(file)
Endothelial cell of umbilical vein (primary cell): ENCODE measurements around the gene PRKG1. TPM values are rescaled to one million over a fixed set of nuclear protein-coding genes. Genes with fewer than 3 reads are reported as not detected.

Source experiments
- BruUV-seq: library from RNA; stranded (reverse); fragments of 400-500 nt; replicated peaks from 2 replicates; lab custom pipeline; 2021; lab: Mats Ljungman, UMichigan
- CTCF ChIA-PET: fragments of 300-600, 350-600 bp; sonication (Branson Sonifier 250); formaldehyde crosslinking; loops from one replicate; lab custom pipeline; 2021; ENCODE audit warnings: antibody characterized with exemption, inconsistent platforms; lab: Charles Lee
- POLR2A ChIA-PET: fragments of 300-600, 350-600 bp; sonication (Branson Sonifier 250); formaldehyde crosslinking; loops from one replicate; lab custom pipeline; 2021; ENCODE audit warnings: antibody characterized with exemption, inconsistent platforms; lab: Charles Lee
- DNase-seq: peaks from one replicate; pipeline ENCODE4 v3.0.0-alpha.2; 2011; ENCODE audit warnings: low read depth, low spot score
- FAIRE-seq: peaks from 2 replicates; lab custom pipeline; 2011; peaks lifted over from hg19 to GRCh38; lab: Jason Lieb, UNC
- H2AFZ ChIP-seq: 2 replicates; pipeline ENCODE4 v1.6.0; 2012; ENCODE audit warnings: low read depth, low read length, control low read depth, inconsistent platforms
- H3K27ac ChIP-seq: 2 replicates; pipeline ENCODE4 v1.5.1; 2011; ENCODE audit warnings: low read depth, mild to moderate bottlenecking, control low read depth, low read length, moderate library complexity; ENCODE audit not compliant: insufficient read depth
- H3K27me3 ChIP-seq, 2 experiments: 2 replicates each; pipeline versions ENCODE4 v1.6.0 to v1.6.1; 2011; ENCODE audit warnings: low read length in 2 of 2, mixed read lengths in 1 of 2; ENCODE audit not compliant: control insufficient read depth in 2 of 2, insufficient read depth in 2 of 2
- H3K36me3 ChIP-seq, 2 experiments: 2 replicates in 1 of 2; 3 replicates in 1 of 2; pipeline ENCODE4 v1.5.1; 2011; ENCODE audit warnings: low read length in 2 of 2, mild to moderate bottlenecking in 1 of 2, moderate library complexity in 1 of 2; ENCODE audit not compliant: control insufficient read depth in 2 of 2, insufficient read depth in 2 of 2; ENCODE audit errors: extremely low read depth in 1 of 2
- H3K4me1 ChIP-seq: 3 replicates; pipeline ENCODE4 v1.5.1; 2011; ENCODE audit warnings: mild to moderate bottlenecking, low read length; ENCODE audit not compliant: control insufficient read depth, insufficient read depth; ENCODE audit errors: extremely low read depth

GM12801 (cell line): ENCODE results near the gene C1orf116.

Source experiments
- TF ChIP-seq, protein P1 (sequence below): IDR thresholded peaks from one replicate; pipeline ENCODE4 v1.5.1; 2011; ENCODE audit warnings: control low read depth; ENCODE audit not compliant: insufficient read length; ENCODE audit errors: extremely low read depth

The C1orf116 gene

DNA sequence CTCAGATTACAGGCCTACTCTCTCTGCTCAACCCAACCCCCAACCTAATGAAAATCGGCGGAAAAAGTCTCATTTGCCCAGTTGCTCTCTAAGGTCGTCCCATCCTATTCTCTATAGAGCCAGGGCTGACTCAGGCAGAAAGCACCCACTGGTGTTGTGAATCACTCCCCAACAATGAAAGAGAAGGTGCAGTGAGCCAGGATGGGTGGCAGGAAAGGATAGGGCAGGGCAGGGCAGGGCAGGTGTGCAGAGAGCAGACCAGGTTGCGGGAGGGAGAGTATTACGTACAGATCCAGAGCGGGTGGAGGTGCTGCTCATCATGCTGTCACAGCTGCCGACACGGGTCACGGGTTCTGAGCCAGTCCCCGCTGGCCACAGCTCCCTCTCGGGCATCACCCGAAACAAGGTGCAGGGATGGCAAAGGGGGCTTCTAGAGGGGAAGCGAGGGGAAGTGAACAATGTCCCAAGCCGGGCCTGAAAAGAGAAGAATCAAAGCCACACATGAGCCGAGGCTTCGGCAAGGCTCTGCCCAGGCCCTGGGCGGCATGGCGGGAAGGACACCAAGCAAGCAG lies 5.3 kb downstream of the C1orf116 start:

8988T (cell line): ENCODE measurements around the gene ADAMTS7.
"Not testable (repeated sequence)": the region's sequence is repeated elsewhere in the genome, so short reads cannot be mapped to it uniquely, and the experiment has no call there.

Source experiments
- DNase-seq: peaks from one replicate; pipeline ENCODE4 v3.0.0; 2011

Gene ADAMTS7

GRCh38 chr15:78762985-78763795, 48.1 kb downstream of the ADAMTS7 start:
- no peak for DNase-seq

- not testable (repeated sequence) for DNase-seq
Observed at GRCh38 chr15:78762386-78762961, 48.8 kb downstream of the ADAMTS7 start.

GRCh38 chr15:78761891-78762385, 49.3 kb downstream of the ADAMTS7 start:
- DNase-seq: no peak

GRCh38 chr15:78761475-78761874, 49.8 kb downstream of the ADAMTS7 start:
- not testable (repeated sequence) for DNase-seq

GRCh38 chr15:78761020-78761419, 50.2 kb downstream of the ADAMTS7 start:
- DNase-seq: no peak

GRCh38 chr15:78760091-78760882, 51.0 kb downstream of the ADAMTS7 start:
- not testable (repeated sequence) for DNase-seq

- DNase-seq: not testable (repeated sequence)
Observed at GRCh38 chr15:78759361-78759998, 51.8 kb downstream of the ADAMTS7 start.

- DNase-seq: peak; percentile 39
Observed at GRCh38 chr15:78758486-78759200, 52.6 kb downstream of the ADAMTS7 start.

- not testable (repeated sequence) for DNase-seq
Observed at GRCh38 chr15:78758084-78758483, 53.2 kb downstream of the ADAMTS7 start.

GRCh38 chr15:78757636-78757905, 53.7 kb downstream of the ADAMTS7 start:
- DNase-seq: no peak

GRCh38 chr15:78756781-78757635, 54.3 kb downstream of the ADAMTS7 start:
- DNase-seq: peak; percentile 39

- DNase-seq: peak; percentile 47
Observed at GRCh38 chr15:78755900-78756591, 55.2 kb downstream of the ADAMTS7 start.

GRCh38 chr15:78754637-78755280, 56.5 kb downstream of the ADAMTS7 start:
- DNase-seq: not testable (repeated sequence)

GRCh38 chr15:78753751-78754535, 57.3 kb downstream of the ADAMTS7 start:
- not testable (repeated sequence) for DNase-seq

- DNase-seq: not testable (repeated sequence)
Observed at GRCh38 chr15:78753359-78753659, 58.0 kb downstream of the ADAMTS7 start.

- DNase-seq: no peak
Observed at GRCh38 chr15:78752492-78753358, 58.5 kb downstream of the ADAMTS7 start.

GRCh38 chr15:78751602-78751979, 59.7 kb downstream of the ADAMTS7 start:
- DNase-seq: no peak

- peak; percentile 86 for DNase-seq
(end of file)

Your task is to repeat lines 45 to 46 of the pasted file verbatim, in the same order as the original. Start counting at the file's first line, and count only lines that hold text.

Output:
- DNase-seq: peak; percentile 47
Observed at GRCh38 chr15:78755900-78756591, 55.2 kb downstream of the ADAMTS7 start.